“10% of Negroes In City Evicted For Projects” (May 19, 1957)


This article published in the Richmond Times-Dispatch on May 19, 1957, reports on the displacement of 10 percent of the city’s Black residents and the resulting housing shortage due to the city’s road-building and urban renewal projects. Many of the city’s displaced residents were shunted to public housing projects isolated from white neighborhoods.


Since January two years ago, about 1,900 Negro families have been evicted from their homes, mostly in slums north of Broad st., to make way for the Richmond-Petersburg turnpike and other developments.

In the next few months, another 300 or more families will be ousted.

These people, about one-tenth of the estimated 75,000 Negroes in Richmond, have generally found or will find new homes in two places – doubling up in existing Negro areas or moving into previously white areas.

Two housing officials said that few of the ousted families, most of which have low incomes, have bought houses owned by whites. Many, however, have doubled up in houses vacated by wealthier Negroes who have bought homes formerly owned by whites.

The officials are Frederic A. Fay, executive director of the Richmond Redevelopment and Housing Authority, and Reuben E. Clay, race relations director for the local Federal Housing Administration office.

New Construction

While much of the crowding will be eased within two years by new construction, mostly subsidized housing (1,232 units), the expansion into white areas probably will be permanent.

And growth of the Negro population will keep present overcrowded Negro areas as crowded as before, if not more so, Fay and Clay predicted.

The great majority of the Negroes were displaced last year and this year from the turnpike route, the Carver redevelopment area, the Gilpin Court extension site, areas where the Medical College of Virginia is expanding, from houses condemned by the city as unsafe or unhealthy and from a few other locations.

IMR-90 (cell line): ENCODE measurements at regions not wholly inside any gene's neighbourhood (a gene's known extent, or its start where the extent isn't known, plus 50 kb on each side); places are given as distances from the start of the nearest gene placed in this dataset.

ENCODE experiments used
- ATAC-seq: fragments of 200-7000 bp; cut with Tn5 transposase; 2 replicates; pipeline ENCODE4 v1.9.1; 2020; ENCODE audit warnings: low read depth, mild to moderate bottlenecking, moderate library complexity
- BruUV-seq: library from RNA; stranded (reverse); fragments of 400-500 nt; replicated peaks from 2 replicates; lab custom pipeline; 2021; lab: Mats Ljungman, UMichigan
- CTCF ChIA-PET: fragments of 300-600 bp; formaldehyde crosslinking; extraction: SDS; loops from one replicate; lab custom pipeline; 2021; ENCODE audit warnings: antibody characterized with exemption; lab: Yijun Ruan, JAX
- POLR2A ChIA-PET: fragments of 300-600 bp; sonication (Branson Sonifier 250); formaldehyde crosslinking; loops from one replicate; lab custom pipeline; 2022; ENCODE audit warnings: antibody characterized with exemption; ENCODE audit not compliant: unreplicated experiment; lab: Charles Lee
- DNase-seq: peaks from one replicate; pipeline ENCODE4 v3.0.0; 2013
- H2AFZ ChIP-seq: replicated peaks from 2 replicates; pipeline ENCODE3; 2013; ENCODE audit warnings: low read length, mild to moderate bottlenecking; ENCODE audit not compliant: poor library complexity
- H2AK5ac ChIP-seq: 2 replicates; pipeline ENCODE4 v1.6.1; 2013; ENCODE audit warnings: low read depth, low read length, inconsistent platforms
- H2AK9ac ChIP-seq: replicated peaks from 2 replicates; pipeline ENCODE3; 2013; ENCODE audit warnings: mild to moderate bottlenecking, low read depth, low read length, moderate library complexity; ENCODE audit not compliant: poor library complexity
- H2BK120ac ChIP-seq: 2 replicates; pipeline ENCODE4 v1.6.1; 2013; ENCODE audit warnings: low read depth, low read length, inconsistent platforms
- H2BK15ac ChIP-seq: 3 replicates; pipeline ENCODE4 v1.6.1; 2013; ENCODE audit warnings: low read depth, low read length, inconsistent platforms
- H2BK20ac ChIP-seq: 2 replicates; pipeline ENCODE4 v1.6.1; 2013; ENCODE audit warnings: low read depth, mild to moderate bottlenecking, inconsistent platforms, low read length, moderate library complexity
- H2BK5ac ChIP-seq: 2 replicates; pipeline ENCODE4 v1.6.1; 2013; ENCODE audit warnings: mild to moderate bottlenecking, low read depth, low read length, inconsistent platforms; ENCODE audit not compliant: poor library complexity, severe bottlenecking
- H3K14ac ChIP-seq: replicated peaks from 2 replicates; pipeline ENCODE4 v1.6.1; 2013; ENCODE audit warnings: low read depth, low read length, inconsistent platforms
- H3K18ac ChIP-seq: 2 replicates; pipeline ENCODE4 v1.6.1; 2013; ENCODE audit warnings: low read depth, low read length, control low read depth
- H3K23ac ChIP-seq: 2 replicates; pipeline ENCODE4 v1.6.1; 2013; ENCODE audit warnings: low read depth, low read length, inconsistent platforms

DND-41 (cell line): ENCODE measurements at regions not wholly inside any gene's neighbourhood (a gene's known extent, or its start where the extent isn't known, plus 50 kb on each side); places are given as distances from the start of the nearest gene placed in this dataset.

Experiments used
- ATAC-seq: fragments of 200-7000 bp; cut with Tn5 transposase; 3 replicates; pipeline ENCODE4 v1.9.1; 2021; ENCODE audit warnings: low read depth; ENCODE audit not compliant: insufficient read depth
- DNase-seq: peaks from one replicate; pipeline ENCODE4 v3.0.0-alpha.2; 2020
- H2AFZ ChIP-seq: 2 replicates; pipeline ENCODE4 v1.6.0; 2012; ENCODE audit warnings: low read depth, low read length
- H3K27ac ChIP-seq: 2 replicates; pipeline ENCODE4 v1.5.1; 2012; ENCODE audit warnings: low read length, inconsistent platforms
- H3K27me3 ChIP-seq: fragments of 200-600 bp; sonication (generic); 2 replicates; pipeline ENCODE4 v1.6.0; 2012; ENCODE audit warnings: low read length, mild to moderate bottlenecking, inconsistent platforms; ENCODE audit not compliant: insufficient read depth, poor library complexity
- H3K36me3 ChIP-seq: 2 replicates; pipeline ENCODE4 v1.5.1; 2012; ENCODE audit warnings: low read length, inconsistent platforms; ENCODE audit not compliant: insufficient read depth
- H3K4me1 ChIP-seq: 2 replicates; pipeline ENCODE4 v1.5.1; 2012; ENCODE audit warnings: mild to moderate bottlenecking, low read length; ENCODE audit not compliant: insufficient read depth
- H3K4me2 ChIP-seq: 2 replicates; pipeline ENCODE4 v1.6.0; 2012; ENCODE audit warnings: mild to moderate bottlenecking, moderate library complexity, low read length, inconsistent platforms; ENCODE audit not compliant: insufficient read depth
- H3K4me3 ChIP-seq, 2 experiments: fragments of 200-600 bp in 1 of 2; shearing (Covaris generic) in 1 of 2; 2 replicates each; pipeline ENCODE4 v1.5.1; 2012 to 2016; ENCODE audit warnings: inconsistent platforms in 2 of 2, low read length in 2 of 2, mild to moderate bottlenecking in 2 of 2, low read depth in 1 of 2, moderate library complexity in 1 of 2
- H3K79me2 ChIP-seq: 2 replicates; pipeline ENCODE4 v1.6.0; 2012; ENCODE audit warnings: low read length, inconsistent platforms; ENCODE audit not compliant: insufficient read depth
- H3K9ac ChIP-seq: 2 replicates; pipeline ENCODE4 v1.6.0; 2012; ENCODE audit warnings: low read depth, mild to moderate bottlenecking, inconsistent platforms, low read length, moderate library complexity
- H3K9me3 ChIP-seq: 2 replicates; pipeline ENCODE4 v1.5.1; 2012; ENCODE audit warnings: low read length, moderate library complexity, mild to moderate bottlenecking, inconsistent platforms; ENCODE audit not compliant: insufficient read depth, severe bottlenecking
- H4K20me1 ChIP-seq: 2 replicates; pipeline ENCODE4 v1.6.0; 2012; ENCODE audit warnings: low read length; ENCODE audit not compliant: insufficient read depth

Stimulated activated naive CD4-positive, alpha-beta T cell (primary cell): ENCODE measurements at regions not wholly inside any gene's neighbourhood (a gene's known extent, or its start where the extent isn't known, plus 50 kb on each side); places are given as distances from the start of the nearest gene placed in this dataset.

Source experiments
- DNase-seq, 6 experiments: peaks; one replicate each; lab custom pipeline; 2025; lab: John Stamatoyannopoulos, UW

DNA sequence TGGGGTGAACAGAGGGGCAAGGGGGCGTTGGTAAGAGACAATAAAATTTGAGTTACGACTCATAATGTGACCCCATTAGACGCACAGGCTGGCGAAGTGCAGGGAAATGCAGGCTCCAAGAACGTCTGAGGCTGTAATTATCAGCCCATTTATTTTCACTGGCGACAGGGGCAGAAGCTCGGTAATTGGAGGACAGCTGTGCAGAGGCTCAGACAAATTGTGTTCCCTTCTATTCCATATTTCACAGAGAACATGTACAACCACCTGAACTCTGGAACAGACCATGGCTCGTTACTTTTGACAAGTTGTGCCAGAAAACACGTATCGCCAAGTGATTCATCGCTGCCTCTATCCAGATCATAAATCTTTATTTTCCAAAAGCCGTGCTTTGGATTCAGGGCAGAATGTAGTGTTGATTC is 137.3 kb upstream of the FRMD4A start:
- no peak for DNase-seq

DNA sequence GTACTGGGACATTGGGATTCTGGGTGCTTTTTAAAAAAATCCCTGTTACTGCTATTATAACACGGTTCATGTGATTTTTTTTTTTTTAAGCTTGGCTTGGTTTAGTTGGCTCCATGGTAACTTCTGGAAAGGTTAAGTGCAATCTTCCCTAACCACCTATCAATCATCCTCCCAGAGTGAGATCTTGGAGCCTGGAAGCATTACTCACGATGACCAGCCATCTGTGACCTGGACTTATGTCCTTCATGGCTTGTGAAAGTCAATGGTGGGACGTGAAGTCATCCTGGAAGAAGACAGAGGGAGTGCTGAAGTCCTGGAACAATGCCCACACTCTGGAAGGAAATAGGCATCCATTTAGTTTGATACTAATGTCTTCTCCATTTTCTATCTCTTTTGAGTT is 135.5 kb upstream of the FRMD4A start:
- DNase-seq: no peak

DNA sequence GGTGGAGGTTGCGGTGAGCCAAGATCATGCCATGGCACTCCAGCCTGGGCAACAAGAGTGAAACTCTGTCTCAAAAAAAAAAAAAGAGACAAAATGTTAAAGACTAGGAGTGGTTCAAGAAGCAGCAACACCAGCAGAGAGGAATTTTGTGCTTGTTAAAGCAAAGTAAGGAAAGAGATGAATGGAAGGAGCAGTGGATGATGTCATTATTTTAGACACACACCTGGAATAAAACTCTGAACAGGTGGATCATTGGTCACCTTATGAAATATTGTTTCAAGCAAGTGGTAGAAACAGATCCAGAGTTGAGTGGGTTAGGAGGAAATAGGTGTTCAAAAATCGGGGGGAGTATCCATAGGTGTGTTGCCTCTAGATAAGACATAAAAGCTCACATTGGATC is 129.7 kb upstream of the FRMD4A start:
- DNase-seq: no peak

The other 300 families will be ousted from these areas and from the route of the Belvidere st. extension to Chamberlayne ave.

This is the short-term picture. By July 1958, if the Negro population were not to rise, the situation should be much better. But no one expects Negro population growth to stop.

By then, all of the 1,232 low-rent housing units, operated by Fay’s organization, are scheduled to be opened.

Fay said these developments should barely take care of the lowest-income families, who will get first call on the units.

The pressure will start to ease next month when the first apartments of the 338-unit Gilpin Court extension will be opened.

The extension, on a 14-acre former slum site around Chamberlayne ave. near St. James st., should be wholly occupied by September.

Two additional Negro developments in the East End, each with 447 units – Whitcomb Court and Fairfield Court – should be finished by July, 1958.

Private Capital Needed

Even when all three developments are filled, about 1,000 of the ousted families will be left.

One possible bright spot for these families lies north of Broad st. Private developers are planning to build apartments in the Carver redevelopment area.

Fay said: “If the customary pattern of private development is followed, about 400 to 450 two-bedroom units, renting for a minimum of $60 a month, should be built by 1959.”

Clay countered: “I have my doubts whether parts of Carver will be redeveloped into apartment areas. Nobody has decided what’s going to be provided.”

Even if it is, he said, the rents probably would be about $75 a month, while the vast majority of Negroes can’t afford over $50.

Other recent construction has raised the total number of units available to Negroes, however.

A 98-unit private rental facility, University Terrace Apartments on Langston ave., opened a few months ago. Rents are $70 to $75 plus utilities.

A few better-heeled Negro families – and there is wide disagreement how many – have built their own homes.

Clay, a Negro, estimated 200 new houses have been built for Negroes in the past two or three years. Fay said at the outside 15 have been built.

“The big bugaboo delaying new house construction is Negro credit,” Fay said. “Negroes have a hard time getting credit, especially now when money is tight.”

APA Citation:
Alexander, Bevin. “10% of Negroes In City Evicted For Projects” (May 19, 1957). (2024, May 23). In Encyclopedia Virginia.
MLA Citation:
Alexander, Bevin. "“10% of Negroes In City Evicted For Projects” (May 19, 1957)" Encyclopedia Virginia. Virginia Humanities, (23 May. 2024). Web. 16 Jun. 2024
Last updated: 2024, June 06
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